Your browser is no longer supported

For the best possible experience using our website we recommend you upgrade to a newer version or another browser.

Your browser appears to have cookies disabled. For the best experience of this website, please enable cookies in your browser

We'll assume we have your consent to use cookies, for example so you won't need to log in each time you visit our site.
Learn more

King's academic to join STTI's nurse research 'hall of fame'

  • Comment

A leading nursing academic from King’s College London is to be recognised for her contribution to research by the Honor Society of Nursing, Sigma Theta Tau.

STTI – the second largest nursing organisation in the world – will induct 19 nursing academics into its international nurse researcher “hall of fame”.

“The cumulative research achievements of these 19 honorees has been nothing short of life changing”

Cathy Catrambone

The hall of fame was created in 2010 to recognise nurse researchers who have “achieved significant and sustained” national or international recognition and whose research has “improved the profession and the people it serves”.

Among those joining it this year is Anne-Marie Rafferty, professor of nursing policy at the Florence Nightingale Faculty of Nursing and Midwifery. She will be inducted into the hall of fame at STTI’s international nursing research congress, which is taking place in Cape Town, South Africa, from 21-25 July.

Other inductees on this year’s list include representatives from Canada, Lebanon, South Africa, Taiwan, and the US.

Their research projects will be shared through STTI’s Virginia Henderson Global Nursing e-repository, enabling nurses everywhere to “benefit from their discoveries and insights”.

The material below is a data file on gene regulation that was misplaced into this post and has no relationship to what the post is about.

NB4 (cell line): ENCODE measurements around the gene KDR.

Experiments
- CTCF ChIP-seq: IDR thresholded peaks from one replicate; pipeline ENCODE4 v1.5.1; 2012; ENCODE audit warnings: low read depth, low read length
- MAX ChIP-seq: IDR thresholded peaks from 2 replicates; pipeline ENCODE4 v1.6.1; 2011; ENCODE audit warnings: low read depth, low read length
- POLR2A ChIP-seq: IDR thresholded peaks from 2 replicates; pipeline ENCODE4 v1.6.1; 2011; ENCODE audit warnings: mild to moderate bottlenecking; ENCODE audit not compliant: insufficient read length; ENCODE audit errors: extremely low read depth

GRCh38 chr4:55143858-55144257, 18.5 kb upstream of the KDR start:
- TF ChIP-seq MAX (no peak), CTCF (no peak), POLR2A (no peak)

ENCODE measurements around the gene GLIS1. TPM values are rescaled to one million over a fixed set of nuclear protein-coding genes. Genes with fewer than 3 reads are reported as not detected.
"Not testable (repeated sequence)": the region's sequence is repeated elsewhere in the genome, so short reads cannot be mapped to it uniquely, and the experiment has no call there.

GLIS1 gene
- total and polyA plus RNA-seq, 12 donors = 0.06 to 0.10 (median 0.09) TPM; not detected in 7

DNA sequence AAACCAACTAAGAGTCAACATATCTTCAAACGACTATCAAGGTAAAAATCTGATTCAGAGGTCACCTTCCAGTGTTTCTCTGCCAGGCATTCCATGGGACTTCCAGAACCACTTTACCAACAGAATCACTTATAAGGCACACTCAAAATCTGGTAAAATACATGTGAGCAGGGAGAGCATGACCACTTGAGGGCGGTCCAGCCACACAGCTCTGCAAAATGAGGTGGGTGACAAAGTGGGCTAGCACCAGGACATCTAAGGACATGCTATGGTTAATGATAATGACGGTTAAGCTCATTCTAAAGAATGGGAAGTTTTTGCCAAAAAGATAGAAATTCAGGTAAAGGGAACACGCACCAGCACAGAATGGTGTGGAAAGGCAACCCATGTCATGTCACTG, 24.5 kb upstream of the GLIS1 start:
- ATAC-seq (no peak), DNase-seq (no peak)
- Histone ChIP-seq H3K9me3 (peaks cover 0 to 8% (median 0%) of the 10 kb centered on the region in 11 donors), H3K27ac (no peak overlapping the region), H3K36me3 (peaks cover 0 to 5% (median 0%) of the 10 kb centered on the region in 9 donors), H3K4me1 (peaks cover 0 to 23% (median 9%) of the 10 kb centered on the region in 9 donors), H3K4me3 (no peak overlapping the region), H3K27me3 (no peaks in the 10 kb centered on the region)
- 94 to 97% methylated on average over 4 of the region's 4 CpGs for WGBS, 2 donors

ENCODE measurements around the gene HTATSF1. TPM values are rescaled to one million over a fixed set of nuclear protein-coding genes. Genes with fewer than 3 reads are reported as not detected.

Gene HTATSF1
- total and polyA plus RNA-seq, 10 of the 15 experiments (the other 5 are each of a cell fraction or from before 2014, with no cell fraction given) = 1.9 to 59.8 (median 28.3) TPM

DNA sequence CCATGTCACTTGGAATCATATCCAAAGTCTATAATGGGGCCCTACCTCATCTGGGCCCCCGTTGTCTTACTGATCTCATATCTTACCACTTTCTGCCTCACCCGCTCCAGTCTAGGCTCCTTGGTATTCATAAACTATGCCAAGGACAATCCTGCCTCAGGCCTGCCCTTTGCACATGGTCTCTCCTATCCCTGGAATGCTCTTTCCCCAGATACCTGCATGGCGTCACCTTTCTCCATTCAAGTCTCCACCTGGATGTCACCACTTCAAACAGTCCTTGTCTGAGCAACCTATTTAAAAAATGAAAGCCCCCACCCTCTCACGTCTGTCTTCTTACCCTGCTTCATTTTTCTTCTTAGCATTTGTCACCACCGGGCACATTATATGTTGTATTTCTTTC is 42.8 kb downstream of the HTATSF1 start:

Rafferty_Anne_Marie007.jpg

STTI president Cathy Catrambone said: “The cumulative research achievements of these 19 honorees has been nothing short of life changing.

“We celebrate their achievements in advancing world health, and I offer my personal congratulations,” she said. “I look forward to learning and sharing more about their contributions.”

STTI is a not-for-profit organisation set up in 1922 to advance world health and celebrate nursing excellence.

It has more than 135,000 active members in more than 90 countries and roughly 500 “chapters” at higher education institutions throughout the world, including the UK.

Members – who are invited to join – include practicing nurses, educators, researchers, policymakers and others.

  • Comment

Have your say

You must sign in to make a comment

Please remember that the submission of any material is governed by our Terms and Conditions and by submitting material you confirm your agreement to these Terms and Conditions. Links may be included in your comments but HTML is not permitted.